Fewer Singaporeans staying with parents or in-laws

Fewer Singaporeans staying with parents or in-laws

According to the 2009 State of the Family Singapore Report, the average household size in Singapore has declined from 4.7 in 1980 to 3.5 in 2008.

Less and less Singaporeans are staying with their parents or their in-laws. According to the 2009 State of the Family Singapore Report, the average household size in Singapore has declined from 4.7 in 1980 to 3.5 in 2008.

Large households of over six people account for around 10 per cent of all households, and another 10 percent of households are occupied by just one person.

“I am not surprised by these statistics; when countries develop you usually see smaller households. Gone are the days of parents giving birth to three or more kids,” says Miss Trisha Suresh, 25, a graduate student.

Suresh adds that while she does not see it as an issue, the more pertinent thing to question is if this indicates that Singaporeans are becoming less filial, and if such is the case, it’s important that policy makers implement measures to take care of the aged.

The silver lining is despite not living physically together, the report did indicate that Singaporeans continue to feel they belong to close-knit families.

In fact the 2006 Survey on the Social Attitudes of Singaporeans (SAS) showed that a majority, 96 per cent, viewed their family as close-knit and were able to relate and turn to family members for help, both financially and emotionally.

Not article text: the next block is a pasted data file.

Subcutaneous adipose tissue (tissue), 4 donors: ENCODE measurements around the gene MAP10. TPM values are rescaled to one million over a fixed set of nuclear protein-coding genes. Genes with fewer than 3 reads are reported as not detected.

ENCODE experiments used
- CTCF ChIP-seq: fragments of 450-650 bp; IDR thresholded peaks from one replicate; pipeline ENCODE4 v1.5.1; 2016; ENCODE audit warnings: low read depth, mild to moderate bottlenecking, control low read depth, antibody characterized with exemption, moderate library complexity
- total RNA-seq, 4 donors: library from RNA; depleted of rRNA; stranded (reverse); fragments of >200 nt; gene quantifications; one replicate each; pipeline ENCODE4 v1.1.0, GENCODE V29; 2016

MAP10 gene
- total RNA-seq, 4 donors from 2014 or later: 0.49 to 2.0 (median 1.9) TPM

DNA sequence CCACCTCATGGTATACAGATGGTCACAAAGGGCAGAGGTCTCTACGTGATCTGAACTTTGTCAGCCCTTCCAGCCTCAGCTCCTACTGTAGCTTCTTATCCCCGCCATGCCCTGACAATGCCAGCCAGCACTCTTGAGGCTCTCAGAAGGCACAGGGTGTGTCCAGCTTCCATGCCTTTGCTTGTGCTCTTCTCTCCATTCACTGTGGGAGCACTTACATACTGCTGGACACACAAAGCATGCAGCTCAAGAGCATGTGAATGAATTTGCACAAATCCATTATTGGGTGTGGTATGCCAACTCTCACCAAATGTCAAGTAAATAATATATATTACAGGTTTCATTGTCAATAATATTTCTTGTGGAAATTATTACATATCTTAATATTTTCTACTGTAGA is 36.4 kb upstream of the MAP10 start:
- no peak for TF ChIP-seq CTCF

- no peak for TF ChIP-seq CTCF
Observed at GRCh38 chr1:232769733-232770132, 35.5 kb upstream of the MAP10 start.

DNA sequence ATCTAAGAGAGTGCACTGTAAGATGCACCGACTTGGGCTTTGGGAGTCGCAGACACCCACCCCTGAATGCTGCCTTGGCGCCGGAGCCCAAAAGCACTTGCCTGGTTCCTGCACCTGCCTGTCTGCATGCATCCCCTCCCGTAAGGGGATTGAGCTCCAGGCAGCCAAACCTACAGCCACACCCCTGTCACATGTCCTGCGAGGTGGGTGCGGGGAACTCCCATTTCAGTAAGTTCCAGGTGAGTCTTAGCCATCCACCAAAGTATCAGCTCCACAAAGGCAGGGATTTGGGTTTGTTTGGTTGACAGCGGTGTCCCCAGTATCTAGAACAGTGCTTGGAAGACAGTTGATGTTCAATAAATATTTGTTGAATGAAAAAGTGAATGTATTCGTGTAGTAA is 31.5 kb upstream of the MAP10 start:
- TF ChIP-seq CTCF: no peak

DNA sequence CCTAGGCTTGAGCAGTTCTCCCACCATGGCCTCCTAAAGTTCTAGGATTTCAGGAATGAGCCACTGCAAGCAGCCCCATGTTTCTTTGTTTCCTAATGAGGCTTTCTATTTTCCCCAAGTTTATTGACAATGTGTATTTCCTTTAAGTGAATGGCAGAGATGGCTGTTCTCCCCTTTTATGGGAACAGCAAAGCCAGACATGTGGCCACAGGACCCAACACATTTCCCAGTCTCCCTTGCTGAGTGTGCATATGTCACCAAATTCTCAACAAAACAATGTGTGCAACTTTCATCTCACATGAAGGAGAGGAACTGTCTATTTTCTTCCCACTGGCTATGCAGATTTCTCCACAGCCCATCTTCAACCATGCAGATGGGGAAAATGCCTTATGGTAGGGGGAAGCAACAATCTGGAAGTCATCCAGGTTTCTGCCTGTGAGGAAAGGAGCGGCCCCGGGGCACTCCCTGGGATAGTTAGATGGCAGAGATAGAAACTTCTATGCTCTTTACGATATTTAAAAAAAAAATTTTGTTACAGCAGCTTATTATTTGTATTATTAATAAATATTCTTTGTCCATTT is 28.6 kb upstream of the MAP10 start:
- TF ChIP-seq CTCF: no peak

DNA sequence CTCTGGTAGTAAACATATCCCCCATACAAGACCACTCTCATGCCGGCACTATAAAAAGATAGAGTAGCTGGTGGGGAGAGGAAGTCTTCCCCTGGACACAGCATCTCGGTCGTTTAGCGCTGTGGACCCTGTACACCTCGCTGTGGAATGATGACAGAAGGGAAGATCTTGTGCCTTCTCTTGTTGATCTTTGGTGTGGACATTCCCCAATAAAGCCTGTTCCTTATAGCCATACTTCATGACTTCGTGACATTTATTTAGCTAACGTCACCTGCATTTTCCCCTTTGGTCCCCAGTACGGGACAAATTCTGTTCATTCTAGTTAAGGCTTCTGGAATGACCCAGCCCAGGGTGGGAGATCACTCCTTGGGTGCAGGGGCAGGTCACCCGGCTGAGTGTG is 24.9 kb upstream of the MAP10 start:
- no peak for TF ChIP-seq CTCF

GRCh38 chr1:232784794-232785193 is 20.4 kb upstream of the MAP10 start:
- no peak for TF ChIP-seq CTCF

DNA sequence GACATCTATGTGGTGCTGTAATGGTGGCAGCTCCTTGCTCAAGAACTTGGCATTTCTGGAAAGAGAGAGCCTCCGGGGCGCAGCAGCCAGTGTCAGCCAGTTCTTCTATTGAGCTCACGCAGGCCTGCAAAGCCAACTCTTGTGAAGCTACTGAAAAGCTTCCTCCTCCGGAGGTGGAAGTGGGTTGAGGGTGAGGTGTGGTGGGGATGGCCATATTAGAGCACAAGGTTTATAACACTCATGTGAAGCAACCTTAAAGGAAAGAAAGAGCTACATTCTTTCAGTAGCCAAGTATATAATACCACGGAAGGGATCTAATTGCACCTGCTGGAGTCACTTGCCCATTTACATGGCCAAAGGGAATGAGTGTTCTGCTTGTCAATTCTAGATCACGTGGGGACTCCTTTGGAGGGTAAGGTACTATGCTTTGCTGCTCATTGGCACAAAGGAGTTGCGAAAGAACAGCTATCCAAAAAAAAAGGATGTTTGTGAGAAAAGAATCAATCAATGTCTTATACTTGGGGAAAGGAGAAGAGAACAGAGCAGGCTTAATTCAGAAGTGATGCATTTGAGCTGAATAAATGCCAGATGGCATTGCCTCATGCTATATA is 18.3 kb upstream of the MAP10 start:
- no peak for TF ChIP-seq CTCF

Such is the case in the Tan household. Mrs Susana Tan and her husband, Aaron, live by themselves in a three room flat in Hougang.

“With the $30 thousand first time home owner’s grant, it is quite affordable to buy a flat on your own. We decided that instead of waiting till we have kids to move out from our in-laws, it made sense to buy immediately, as property prices just keep escalating,” shares Tan. Even though they don’t live near either side of the family, they make it a point to meet up for family dinners every forth-night. The Tans also call their parents and siblings at least four times a week.

What do you all think? Should Singaporeans be staying with their parents/in-laws? Are these statistics worrying? Or is it in fact necessary to maintain family harmony?

Also read: Dealing with the in-laws

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Written by

Roshni Mahtani

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